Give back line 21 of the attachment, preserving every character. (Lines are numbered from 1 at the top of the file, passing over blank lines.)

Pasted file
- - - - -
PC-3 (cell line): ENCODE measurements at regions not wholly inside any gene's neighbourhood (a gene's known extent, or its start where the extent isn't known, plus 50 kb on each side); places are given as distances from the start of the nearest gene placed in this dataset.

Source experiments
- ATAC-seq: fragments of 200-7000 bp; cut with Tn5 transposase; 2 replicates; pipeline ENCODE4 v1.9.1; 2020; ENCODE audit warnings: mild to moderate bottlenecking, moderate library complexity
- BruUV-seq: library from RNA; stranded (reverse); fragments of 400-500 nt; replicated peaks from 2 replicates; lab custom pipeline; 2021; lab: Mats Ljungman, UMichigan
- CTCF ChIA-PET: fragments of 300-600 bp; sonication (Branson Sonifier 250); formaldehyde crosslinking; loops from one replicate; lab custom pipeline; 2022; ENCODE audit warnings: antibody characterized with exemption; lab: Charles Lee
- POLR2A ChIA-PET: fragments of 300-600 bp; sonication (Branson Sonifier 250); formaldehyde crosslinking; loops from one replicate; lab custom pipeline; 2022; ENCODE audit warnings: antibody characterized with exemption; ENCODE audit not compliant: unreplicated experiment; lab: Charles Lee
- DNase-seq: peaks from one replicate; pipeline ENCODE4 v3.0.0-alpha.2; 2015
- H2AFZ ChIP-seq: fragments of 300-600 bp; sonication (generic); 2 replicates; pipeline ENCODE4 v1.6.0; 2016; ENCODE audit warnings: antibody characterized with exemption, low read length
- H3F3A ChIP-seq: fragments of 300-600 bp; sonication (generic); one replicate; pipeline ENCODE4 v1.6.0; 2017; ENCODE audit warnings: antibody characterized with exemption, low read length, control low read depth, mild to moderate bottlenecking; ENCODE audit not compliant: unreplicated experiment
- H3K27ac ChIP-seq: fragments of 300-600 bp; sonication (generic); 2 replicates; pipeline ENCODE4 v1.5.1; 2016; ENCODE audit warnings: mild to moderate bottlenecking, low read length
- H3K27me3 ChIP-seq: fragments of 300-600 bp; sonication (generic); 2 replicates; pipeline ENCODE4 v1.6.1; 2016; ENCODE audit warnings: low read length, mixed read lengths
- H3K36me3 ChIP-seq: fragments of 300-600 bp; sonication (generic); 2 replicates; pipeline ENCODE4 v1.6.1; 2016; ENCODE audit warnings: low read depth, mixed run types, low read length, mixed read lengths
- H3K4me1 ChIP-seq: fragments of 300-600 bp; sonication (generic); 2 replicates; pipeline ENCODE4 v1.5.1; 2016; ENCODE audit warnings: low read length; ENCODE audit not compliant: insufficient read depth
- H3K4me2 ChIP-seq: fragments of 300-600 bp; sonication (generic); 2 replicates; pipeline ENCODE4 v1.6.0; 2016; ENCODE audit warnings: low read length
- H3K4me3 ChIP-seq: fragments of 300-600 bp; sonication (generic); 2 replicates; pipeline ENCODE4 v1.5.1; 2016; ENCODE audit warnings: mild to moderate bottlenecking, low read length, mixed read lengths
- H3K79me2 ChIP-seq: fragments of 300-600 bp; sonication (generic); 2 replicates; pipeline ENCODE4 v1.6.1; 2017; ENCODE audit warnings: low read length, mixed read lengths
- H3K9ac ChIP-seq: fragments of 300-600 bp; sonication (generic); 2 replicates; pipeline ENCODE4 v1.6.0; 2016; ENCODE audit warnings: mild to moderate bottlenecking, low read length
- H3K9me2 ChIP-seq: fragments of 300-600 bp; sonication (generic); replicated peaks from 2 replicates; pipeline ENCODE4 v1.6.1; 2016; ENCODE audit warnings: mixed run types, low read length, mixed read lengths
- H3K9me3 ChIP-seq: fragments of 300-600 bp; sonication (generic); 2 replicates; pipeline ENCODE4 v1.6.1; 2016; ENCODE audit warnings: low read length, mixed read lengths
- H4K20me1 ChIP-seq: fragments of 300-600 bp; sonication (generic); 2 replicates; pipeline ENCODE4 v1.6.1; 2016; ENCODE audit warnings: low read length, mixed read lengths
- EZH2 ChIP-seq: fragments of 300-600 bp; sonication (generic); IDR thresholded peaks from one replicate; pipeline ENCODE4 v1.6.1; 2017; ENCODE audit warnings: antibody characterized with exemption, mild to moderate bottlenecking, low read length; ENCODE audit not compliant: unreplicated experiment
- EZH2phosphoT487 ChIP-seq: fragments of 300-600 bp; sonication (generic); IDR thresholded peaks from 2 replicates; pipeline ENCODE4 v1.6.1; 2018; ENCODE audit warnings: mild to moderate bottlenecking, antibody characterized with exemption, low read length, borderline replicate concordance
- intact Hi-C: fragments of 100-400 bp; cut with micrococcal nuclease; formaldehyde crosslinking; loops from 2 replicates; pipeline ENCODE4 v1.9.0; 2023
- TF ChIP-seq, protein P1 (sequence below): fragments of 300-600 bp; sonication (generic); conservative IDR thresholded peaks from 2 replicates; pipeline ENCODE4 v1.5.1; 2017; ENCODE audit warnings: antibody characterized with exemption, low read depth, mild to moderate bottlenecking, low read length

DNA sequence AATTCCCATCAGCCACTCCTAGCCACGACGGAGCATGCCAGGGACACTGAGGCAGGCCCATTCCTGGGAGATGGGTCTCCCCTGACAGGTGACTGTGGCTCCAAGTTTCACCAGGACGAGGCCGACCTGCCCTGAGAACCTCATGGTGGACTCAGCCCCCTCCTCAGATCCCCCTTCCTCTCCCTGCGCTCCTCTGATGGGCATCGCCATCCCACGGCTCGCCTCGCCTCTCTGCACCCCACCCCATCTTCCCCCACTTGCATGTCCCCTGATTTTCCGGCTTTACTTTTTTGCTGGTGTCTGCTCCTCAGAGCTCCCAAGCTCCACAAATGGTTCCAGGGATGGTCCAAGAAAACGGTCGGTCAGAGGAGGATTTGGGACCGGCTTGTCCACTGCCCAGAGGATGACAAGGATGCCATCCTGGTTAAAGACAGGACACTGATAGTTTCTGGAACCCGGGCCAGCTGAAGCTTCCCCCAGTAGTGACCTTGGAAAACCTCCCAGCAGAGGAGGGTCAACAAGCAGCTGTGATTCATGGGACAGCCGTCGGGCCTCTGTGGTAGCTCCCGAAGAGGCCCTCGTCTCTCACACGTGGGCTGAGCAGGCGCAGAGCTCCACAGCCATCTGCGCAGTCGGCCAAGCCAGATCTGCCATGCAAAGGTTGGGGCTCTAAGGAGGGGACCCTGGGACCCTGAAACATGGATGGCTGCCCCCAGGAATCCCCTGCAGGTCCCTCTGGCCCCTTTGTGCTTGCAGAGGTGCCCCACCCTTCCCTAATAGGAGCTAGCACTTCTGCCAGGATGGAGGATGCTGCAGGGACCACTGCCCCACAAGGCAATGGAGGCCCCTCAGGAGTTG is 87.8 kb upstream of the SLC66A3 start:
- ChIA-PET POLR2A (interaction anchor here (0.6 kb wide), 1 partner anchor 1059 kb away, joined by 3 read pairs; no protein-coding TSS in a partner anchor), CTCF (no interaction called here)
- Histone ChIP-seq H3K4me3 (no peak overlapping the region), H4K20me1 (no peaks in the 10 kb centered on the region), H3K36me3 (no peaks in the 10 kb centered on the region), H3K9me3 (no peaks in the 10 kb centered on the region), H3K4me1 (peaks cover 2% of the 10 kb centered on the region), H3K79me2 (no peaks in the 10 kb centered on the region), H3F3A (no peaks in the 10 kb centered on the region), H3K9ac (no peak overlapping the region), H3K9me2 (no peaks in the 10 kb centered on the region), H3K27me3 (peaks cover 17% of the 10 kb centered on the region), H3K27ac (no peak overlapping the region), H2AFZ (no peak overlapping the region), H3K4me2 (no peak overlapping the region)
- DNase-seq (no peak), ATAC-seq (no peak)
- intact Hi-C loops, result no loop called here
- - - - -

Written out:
- EZH2 ChIP-seq: fragments of 300-600 bp; sonication (generic); IDR thresholded peaks from one replicate; pipeline ENCODE4 v1.6.1; 2017; ENCODE audit warnings: antibody characterized with exemption, mild to moderate bottlenecking, low read length; ENCODE audit not compliant: unreplicated experiment